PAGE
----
I’ll admit, I wouldn’t have it in me to tell my superstar to put the same effort on defense as he did for the first dozen games of the season. Maybe the best way to get production from these multimillionaires it to treat them like children and spoon feed them how awesome they are, and tell them they can do whatever they want. But to then call Mike Woodson a model of team accountability and responsibility? It’s just not accurate.
As for the “player respect” part: These players love Woody. They do. I’m pretty certain of this. However, it does not mean they respect him always. Not as a person, mind you — they absolutely respect him as a person and a man — but as a basketball mind. Which is kind of important.
Drawn-up plays sometimes don’t work as planned. This happens to all teams. Athletes are humans, and they’re often wont to improvise. Sometimes they break deliberately, however, and in the Knicks’ case, this happens often, and it’s often Carmelo Anthony at the root of these deviations. Where are they most common? When the game is on the line. Perfect timing, huh?
Now this isn’t anything exclusive to Anthony and the Knicks. Many stars who are terrific in the clutch turn away their coach’s play call to make their own move. Carmelo is only one of the culprits. But this glosses over an important point: Melo was a disaster in the closing minutes of games this season. When trailing by five points or less down the stretch, Anthony shot under 40% for the year. With under a minute left? A jaw-dropping 22%. With the game within three points and with 30 seconds or less to play? Brace yourselves: 14%. Fourteen!
Maybe, just maybe, Melo would’ve been wise to run Woody’s plays more often, instead of making up his own on the fly.
Watch this play here against the Brooklyn Nets. Keep a close eye on Tyson Chandler’s pick placement, and how he reacts when Melo “uses” it:
See how Anthony popped out over the three-point arc as Chandler tried to adjust to that movement? Watch it closely and it’s obvious that Carmelo doesn’t run the intended play — Like Tyson was — and instead races outward for a quick catch and isolation. This next clip features basically the same play, the same decision by Melo and, predictably, the same result. The best part here is that Woodson calls for the Knicks to run his play right away — as noted by the announcers — yet this plea is ignored, just like the play itself.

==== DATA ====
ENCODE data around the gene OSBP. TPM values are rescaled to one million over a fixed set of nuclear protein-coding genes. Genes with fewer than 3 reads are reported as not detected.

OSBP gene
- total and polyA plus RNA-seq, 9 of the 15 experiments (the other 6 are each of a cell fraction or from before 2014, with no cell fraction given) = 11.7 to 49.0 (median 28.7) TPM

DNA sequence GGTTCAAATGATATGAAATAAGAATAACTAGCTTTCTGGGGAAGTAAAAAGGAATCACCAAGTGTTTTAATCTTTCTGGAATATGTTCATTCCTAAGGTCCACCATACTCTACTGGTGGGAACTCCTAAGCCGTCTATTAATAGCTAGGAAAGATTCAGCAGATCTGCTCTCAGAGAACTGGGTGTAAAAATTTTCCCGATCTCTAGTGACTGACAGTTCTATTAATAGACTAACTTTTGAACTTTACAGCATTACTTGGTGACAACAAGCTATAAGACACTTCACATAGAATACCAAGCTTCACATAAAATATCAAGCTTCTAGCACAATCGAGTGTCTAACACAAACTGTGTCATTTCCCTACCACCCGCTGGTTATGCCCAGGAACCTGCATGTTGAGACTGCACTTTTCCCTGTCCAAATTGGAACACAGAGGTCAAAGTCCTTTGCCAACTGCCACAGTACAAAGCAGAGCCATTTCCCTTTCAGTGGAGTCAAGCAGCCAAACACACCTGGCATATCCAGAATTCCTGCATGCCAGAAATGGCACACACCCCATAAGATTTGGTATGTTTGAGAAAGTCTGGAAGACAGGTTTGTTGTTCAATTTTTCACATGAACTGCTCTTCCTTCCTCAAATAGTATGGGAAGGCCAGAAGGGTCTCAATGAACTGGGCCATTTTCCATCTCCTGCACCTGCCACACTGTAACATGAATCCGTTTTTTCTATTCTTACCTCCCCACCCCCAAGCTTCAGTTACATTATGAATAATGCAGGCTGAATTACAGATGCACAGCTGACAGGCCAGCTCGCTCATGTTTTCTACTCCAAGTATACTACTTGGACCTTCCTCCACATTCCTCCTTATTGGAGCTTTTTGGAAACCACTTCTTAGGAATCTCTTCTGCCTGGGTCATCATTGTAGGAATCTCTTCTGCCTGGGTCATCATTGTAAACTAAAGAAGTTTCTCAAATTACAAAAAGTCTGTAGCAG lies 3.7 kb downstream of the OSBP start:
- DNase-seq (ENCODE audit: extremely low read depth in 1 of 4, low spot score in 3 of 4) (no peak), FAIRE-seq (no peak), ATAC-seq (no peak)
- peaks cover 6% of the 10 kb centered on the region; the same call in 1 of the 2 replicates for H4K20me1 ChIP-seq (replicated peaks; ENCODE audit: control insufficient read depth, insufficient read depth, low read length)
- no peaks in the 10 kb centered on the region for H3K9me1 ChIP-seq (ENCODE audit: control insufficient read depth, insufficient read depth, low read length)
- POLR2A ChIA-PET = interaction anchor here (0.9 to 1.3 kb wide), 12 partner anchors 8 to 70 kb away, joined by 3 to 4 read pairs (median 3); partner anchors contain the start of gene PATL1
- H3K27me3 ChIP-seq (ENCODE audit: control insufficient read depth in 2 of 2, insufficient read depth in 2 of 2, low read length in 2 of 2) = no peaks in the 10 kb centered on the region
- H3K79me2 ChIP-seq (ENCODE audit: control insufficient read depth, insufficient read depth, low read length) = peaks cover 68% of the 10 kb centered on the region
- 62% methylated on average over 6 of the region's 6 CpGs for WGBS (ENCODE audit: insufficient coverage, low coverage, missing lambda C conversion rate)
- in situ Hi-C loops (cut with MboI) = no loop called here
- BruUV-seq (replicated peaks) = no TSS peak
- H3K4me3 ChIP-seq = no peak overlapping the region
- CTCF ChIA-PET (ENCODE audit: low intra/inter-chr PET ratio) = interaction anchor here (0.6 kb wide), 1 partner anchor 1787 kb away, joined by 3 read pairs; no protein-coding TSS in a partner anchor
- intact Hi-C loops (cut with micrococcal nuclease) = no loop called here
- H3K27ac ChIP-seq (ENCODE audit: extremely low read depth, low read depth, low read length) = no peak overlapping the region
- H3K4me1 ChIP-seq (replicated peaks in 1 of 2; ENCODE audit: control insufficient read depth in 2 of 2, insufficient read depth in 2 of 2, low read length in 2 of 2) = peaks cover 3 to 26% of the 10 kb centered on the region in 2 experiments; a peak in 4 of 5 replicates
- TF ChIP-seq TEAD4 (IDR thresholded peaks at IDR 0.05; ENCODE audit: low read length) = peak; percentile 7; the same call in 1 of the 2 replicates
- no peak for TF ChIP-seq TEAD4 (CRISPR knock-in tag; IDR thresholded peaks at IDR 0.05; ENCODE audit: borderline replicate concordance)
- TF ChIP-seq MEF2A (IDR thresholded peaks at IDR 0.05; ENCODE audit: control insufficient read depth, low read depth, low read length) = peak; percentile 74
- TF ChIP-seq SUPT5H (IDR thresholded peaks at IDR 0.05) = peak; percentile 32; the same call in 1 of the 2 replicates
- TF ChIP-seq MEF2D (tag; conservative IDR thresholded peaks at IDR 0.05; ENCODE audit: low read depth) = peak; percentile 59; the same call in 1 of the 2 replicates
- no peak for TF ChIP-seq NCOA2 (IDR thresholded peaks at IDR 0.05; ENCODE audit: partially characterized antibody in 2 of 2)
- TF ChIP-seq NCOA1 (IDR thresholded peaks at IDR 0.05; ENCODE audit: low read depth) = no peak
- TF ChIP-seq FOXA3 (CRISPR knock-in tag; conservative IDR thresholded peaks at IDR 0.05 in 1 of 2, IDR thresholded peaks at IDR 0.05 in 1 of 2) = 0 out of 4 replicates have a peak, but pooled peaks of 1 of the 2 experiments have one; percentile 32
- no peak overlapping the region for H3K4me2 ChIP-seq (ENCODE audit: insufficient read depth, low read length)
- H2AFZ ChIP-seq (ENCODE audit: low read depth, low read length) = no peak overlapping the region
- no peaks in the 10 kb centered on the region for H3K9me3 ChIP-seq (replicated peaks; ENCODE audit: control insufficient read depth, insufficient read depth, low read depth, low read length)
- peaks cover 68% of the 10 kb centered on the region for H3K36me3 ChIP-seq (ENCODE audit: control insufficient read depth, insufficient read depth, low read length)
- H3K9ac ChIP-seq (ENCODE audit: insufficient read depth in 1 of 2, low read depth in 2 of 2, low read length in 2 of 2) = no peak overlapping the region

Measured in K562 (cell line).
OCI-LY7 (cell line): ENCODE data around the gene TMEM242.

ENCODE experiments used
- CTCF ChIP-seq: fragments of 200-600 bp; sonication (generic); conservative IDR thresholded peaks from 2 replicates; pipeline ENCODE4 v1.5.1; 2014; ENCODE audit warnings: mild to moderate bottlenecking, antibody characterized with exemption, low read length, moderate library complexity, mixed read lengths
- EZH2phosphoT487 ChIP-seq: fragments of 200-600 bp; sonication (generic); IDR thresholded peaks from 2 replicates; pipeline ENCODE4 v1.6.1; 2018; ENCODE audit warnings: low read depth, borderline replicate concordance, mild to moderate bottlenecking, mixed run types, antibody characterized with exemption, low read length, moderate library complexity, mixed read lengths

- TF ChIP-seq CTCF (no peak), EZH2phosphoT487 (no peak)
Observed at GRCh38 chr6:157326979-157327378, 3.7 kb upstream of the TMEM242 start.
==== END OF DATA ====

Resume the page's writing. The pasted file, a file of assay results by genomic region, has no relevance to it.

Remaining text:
Once again you’ll notice Chandler preparing himself for the play at hand, only to have to extend further out because Melo’s looking to ditch the draw-up and take his own crack at it.
I kid you not, this same play with this same process and result occurs TWICE MORE during the season. Anthony’s maintained a streak of putting tight games on his isolation-ready shoulders, including a few times in the first round series against Boston where he called off a pick-and-roll with Chandler in the final minutes of a tight contest. Again, this happens to all coaches, yet for some reason Woodson is still heralded by some as a master puppeteer of shot-crazy egos.
This shouldn’t shift your opinion of Mike Woodson as an NBA head coach, unless you were somehow of the belief that he is an almighty disciplinarian who is rarely disregarded and perpetually defied. Neither of those two things should be thought of as his greatest coaching quality. His ability to successfully change his whole dynamic on the fly and winning 54 games with an injury-riddled roster? That’s Mike Woodson’s best quality.
As much as I commend Woodson’s (usually) very sound coaching, I simply can’t agree with those who make him out to be something he’s not.